Tuesday, June 23, 2009

Hack My Password

If I told you that this (l1v3l0n9&pr05p3r) was one of my passwords, would you be able to figure out how I remembered it? You might ask that if you know the password, why would you care how I remember it? Well, knowing the logic key that unlocks that password, might enable you to figure out my passwords to other systems.

I am an unabashed fan of Star Trek. Its positive vision for the future of humans resonates with me and has for 40 years. I like other SciFi genres as well, but for me nothing compares with Star Trek. I am also a fan of Wired Magazine. It is the only magazine subscription for which I pay. Stay with me a moment, the tie in will be obvious.

Security through obscurity is likely the biggest challenge corporate programmers have, not so much because our developers aren't smart, but rather because we can't think in the time scales of hackers. We often believe that if something is complicated enough, it is secure because no one would have the time to guess it out. We tend to confuse layers of security with added complexity - but these are not the same.

Corporate developers have to produce results on a deadline, within fixed constraints of time, money, and other programmers. The concept of unlimited time in which to work through complicated system is a foreign to us as glee to a Vulcan (trust me, it's foreign). But to a hacker, time is an endless quantity. Consider some of these systems which have been hacked:
Hacking these systems took time; time to figure out the security and work around it. Wired Magazine recently published an edition with the help of J. J. Abrams - the director of the recently released Star Trek film. The magazine is filled with puzzles and games. In some cases, there are no clues that a page contains a puzzle - you just have to look, and think, and ponder, and hack.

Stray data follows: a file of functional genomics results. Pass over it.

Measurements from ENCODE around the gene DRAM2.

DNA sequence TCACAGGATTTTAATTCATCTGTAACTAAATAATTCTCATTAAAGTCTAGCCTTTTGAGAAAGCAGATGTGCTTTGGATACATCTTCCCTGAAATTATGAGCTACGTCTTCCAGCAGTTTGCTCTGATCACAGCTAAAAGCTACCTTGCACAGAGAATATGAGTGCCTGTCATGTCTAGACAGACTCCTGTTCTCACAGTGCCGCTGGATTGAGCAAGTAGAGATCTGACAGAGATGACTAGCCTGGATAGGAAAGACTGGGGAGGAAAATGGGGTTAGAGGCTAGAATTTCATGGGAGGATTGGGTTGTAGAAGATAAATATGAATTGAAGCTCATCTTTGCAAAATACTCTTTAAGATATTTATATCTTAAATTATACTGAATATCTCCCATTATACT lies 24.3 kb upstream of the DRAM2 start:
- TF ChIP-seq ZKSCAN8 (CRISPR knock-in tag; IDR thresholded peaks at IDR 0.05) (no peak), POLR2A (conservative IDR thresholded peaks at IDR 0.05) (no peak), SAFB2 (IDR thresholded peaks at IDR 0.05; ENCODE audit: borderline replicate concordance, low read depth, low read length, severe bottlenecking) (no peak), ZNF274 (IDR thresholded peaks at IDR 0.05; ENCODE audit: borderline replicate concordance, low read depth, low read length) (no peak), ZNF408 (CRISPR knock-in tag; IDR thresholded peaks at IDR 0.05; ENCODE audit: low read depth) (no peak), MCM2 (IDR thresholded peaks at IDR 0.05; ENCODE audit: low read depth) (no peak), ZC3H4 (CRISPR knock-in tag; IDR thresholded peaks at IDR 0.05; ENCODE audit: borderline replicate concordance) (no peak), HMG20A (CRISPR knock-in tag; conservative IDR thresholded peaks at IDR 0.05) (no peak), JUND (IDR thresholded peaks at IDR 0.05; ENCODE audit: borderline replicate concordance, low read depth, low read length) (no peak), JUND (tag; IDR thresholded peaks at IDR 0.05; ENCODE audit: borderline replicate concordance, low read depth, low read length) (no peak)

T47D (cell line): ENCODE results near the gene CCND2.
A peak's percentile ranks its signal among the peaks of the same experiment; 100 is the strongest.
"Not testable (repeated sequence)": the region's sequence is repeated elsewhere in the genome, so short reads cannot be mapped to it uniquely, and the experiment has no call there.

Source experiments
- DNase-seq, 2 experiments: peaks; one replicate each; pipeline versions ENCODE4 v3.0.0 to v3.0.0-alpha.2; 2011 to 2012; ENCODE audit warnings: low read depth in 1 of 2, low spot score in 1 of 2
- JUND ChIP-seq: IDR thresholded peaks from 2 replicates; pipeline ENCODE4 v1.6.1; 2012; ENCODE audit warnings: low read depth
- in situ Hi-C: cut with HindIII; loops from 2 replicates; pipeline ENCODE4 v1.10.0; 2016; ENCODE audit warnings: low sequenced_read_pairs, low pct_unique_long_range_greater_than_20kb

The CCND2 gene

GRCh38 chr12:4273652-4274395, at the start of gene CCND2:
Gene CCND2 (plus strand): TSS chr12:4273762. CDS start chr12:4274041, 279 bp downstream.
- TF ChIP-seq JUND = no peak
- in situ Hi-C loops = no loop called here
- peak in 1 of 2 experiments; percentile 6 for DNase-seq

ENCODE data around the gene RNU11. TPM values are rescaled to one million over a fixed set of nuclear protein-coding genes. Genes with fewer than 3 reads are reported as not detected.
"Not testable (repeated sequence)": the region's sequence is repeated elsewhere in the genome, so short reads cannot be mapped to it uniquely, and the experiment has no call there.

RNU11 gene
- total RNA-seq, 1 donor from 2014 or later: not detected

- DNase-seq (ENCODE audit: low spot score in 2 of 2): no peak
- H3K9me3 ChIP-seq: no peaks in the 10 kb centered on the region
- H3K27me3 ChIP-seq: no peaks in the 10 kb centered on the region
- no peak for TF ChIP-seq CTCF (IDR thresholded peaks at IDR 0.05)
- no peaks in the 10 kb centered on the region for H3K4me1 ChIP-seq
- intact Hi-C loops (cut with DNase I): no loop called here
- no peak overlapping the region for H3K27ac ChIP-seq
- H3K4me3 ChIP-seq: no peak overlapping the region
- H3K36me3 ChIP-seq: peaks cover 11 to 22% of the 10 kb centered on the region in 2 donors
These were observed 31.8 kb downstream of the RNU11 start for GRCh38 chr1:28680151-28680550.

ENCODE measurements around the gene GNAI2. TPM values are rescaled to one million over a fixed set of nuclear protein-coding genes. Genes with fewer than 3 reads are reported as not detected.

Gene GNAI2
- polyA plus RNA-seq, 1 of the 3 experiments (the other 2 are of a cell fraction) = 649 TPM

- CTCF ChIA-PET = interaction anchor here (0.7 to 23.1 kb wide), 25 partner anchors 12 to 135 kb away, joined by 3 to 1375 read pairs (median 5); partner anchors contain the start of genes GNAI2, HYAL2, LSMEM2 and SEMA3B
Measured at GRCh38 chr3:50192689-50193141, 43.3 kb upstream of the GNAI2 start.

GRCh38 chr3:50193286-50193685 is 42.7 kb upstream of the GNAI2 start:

I had a lot of fun with this Wired and was surprised when a month later, in the Letters to the Editor, someone pointed out that the spine label of the magazine (usually a series of uniformly spaced blocks) was itself a coded message. Can you figure it out? I'll give you this one, if you promise to think about how someone who wasn't even told that the spine contained a puzzle, figured out the FIVE BIT BINARY CODE that spells "Trekkie."

If you are concerned about the security of your system, don't rely on obfuscation and complexity. If you can figure it out, someone else will too. The only things you can rely on being secret are passwords and certificates (because they can be changed after the solution is deployed). Assume everything else is knowable. I know a lot of developers who have trouble with that, because they assume that it is impossible to build systems that the original programmer can't break into. Not true. If this sounds like you - here's a good book; Writing Secure Code by Howard and LeBlanc.

Lastly, there are three puzzles in this post for you to solve:
  • How to hack my password (what's the key that helps me remember it)?
  • What's Commander Data's password?
  • What is the name of the sculpture which contains a code the CIA cannot crack?
A hacker with experience and unlimited time will find this task to be child's play. A corporate developer under deadline may find it a little more challenging. I've pretty much laid out the answers for you. Good luck, and let me know how it goes.

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